Things You Should Know About Moving
Things You Should Know About Moving
In Search of a New Residence
Subscribe to the area’s local newspaper in advance of your move. It usually contains a large real estate section, which can be helpful in giving you some idea of the type of housing available in the new city, as well as other useful information. Arrange for a house-hunting trip to your new city. When looking for a new home, take along a tape measure and a list of the exact dimensions of each of your major appliances and other large pieces of furniture. Measure the areas provided for them to be sure your appliances and furniture will fit. Establish credit in the new city. Ask your banker for a referral to a correspondent bank and to act as a credit reference.
Preplanning Your Move
Plan the move as early as possible. If you are able to move at any time of the year, don’t wait until summer, the peak-moving season. Consider also that the first and last few days of the month are extra busy. If you plan to sell your house, get it on the market as soon as possible. If renting, give your landlord timely notice of your moving date. Keep a record of all expenses related to the move, some of which may be tax deductible. Fill out the Personal Household Inventory for each room. This is important for establishing the amount of declared valuation for the shipment and as a permanent inventory for insurance purposes. List, as nearly as possible, the year of purchase and original cost of each item. Attach any invoices or records of purchase to the completed inventory. Prepare a separate high-value inventory if the shipment will contain articles of “extraordinary” value. The following list includes items that might fall into this category:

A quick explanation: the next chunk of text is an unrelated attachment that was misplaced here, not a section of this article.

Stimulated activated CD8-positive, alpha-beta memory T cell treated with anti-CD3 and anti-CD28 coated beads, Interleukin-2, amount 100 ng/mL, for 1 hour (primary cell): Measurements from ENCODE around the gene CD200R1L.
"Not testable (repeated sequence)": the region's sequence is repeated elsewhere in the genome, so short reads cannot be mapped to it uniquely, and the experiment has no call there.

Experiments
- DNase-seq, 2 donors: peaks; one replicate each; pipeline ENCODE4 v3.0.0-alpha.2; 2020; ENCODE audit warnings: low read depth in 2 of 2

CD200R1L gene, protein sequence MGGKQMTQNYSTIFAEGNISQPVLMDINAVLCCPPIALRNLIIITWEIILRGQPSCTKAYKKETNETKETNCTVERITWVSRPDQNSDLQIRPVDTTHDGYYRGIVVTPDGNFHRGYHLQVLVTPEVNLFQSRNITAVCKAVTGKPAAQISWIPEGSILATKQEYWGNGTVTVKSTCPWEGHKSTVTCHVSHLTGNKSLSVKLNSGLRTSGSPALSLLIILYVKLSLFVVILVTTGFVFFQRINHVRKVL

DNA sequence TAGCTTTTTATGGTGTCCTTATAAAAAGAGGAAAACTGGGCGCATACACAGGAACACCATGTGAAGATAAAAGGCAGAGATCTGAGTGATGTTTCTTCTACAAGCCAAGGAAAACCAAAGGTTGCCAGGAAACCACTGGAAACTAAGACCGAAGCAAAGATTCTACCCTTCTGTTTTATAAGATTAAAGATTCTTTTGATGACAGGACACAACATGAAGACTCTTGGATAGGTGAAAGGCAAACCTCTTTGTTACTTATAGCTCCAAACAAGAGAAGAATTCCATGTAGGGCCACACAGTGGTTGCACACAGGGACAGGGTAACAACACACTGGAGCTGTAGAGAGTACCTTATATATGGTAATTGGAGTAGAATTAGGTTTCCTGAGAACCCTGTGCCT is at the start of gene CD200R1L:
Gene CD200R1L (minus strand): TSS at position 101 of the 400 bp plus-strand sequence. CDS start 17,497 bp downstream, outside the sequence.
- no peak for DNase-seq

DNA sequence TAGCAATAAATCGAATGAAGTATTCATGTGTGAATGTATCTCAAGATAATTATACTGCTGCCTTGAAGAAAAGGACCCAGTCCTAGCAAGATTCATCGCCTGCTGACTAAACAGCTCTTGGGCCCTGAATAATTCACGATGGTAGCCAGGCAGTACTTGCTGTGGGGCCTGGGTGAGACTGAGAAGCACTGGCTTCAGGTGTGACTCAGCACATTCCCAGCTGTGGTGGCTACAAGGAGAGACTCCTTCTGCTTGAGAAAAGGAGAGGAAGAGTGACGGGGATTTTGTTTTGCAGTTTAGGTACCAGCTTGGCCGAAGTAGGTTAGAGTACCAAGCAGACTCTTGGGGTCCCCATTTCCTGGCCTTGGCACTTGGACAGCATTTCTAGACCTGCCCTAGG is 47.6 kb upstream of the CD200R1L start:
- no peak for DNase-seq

- Art Collections
- China Collections
- Computer Equipment
- Oriental Rugs
- Stones or Gems
- TVs or Stereos
Estimate of Moving Costs
Unless you have been given a binding estimate where a firm cost is established in advance, the exact cost of a move cannot be determine until after the shipment has been loaded on the van and weighed. The weight on which charges are based is calculated by weighing the van before and after loading. The total cost of the move will include transportation charges, any charges for declared valuation, plus charges for any extra services performed at your request. All of these charges are based on tariff rate schedules.
It is the owner’s responsibility to see that your mechanical, electrical equipment and appliances are properly serviced for shipping prior to the arrival of the moving van. For safe moving, have these items prepared by a licensed or properly trained technician. This service may be performed by a technician of your choice or by qualified personnel of the moving company. If the owner has failed to have an item serviced, the van operator may load and haul it, but will mark the inventory sheet, “Not Serviced-Loaded at Owner’s Risk”.
Moving Day Checklists
Here are some checklists to help make your move a success.
Six to Eight Weeks before Moving Day
Working with the Mover
- Have the moving company conduct a household goods survey and furnish you with a written estimate. Remember, though, that the final cost will depend on the actual weight of your household goods after they are loaded on the van.
- Before the moving company arrives for the survey, inspect the property. Include the garage, patio and any storage shed. Decide what to move and what to discard. Remember the cost of moving an item may be greater than the cost of replacing it.
- Decide whether you want to do any of the packing or have it done by the moving company’s experienced personnel. Show on the removal list everything that is to be moved. Specify articles that are to be packed so the estimate will include these charges. Any items that are later added to the shipment will add to the cost estimate.